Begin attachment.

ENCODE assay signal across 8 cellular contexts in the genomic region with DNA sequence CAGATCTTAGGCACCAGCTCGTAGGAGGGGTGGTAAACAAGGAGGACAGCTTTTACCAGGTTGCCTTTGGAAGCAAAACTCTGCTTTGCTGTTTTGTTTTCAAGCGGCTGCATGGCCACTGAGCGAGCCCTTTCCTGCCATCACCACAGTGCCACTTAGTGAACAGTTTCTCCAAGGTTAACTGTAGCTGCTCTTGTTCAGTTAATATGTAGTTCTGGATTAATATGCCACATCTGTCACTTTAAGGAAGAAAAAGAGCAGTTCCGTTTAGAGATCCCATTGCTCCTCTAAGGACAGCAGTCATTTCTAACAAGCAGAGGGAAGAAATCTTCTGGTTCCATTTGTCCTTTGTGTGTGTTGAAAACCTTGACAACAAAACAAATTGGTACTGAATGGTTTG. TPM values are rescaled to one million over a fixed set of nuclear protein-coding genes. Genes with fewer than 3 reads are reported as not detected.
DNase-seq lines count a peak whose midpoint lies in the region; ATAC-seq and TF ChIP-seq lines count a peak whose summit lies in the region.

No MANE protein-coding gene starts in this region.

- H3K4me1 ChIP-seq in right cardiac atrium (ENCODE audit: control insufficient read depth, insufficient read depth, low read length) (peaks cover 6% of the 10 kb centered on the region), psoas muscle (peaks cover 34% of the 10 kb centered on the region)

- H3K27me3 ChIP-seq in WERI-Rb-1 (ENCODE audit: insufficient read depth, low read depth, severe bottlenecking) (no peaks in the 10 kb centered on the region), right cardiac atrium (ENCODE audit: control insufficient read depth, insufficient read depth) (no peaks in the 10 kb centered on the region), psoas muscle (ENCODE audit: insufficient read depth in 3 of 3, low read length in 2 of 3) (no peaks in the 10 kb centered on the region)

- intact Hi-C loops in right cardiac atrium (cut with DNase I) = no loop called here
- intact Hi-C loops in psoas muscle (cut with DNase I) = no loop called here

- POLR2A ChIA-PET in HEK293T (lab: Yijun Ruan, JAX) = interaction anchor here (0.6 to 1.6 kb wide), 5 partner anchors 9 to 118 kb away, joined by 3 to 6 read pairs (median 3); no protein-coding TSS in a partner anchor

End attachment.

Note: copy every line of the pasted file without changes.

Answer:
ENCODE assay signal across 8 cellular contexts in the genomic region with DNA sequence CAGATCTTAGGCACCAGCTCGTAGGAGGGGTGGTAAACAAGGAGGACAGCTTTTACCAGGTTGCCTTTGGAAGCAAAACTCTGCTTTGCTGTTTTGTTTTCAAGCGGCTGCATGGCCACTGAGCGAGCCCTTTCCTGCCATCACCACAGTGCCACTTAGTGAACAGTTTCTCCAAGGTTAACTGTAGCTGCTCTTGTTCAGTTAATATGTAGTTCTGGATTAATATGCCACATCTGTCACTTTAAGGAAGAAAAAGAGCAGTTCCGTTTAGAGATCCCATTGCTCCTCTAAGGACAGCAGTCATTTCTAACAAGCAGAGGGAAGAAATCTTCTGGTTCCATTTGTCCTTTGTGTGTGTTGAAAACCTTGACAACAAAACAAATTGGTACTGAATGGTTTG. TPM values are rescaled to one million over a fixed set of nuclear protein-coding genes. Genes with fewer than 3 reads are reported as not detected.
DNase-seq lines count a peak whose midpoint lies in the region; ATAC-seq and TF ChIP-seq lines count a peak whose summit lies in the region.

No MANE protein-coding gene starts in this region.

- H3K4me1 ChIP-seq in right cardiac atrium (ENCODE audit: control insufficient read depth, insufficient read depth, low read length) (peaks cover 6% of the 10 kb centered on the region), psoas muscle (peaks cover 34% of the 10 kb centered on the region)

- H3K27me3 ChIP-seq in WERI-Rb-1 (ENCODE audit: insufficient read depth, low read depth, severe bottlenecking) (no peaks in the 10 kb centered on the region), right cardiac atrium (ENCODE audit: control insufficient read depth, insufficient read depth) (no peaks in the 10 kb centered on the region), psoas muscle (ENCODE audit: insufficient read depth in 3 of 3, low read length in 2 of 3) (no peaks in the 10 kb centered on the region)

- intact Hi-C loops in right cardiac atrium (cut with DNase I) = no loop called here
- intact Hi-C loops in psoas muscle (cut with DNase I) = no loop called here

- POLR2A ChIA-PET in HEK293T (lab: Yijun Ruan, JAX) = interaction anchor here (0.6 to 1.6 kb wide), 5 partner anchors 9 to 118 kb away, joined by 3 to 6 read pairs (median 3); no protein-coding TSS in a partner anchor